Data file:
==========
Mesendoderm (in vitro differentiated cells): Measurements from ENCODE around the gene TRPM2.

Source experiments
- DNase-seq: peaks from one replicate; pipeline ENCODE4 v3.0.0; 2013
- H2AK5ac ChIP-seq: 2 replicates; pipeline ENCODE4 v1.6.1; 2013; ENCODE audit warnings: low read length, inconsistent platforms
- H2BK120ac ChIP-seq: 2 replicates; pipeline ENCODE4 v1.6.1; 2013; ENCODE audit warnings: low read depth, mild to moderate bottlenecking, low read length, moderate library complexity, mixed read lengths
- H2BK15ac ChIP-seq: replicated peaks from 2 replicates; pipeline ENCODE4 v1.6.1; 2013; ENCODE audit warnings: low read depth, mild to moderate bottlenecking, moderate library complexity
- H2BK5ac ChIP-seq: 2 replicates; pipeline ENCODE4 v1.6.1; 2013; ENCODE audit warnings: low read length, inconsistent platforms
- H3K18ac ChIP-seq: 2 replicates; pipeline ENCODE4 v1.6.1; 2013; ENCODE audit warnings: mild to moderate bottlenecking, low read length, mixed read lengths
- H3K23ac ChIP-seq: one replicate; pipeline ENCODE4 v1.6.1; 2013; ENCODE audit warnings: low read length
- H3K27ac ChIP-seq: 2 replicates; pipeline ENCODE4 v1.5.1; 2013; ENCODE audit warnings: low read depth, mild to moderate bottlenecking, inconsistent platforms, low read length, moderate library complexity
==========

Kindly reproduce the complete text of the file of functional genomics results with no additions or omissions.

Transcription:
Mesendoderm (in vitro differentiated cells): Measurements from ENCODE around the gene TRPM2.

Source experiments
- DNase-seq: peaks from one replicate; pipeline ENCODE4 v3.0.0; 2013
- H2AK5ac ChIP-seq: 2 replicates; pipeline ENCODE4 v1.6.1; 2013; ENCODE audit warnings: low read length, inconsistent platforms
- H2BK120ac ChIP-seq: 2 replicates; pipeline ENCODE4 v1.6.1; 2013; ENCODE audit warnings: low read depth, mild to moderate bottlenecking, low read length, moderate library complexity, mixed read lengths
- H2BK15ac ChIP-seq: replicated peaks from 2 replicates; pipeline ENCODE4 v1.6.1; 2013; ENCODE audit warnings: low read depth, mild to moderate bottlenecking, moderate library complexity
- H2BK5ac ChIP-seq: 2 replicates; pipeline ENCODE4 v1.6.1; 2013; ENCODE audit warnings: low read length, inconsistent platforms
- H3K18ac ChIP-seq: 2 replicates; pipeline ENCODE4 v1.6.1; 2013; ENCODE audit warnings: mild to moderate bottlenecking, low read length, mixed read lengths
- H3K23ac ChIP-seq: one replicate; pipeline ENCODE4 v1.6.1; 2013; ENCODE audit warnings: low read length
- H3K27ac ChIP-seq: 2 replicates; pipeline ENCODE4 v1.5.1; 2013; ENCODE audit warnings: low read depth, mild to moderate bottlenecking, inconsistent platforms, low read length, moderate library complexity